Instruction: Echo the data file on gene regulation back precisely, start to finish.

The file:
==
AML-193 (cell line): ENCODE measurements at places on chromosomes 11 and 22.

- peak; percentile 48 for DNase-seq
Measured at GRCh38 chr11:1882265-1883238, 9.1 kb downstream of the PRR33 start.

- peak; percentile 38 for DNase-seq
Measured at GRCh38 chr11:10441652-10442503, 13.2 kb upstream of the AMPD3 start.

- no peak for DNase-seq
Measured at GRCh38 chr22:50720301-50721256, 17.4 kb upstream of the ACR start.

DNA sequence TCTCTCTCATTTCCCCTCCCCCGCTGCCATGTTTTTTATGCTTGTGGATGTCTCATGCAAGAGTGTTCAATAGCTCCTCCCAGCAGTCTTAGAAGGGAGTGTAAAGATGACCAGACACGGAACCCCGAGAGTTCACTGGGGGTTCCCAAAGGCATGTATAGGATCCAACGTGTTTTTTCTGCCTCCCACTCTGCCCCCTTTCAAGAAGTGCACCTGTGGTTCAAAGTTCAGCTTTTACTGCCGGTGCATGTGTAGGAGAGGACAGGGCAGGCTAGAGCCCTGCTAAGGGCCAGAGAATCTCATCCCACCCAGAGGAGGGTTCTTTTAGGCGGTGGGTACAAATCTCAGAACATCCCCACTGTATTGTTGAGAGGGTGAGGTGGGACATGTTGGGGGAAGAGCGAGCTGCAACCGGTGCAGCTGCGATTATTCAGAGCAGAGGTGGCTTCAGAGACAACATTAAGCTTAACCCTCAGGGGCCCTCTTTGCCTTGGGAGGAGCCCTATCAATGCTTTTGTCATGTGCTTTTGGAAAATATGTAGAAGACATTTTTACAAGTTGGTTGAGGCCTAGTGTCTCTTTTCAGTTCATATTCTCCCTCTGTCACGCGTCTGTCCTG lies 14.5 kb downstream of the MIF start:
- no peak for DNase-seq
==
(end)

AML-193 (cell line): ENCODE measurements at places on chromosomes 11 and 22.

- peak; percentile 48 for DNase-seq
Measured at GRCh38 chr11:1882265-1883238, 9.1 kb downstream of the PRR33 start.

- peak; percentile 38 for DNase-seq
Measured at GRCh38 chr11:10441652-10442503, 13.2 kb upstream of the AMPD3 start.

- no peak for DNase-seq
Measured at GRCh38 chr22:50720301-50721256, 17.4 kb upstream of the ACR start.

DNA sequence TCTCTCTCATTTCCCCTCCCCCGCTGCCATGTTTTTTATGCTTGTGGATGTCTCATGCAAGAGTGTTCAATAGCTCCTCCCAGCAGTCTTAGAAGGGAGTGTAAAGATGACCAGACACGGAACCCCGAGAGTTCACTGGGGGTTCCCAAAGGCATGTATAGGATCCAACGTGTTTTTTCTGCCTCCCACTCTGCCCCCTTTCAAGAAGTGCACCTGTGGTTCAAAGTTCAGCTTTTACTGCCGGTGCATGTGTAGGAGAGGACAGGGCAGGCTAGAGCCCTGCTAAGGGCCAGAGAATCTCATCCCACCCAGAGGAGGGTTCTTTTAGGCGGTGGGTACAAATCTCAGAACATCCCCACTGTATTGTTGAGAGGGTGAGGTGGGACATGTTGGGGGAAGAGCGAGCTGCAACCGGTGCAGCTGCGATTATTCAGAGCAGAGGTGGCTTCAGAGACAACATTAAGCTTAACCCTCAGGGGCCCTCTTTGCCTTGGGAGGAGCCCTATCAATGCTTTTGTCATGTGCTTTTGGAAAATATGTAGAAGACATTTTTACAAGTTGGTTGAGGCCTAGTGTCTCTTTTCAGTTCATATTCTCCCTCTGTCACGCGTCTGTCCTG lies 14.5 kb downstream of the MIF start:
- no peak for DNase-seq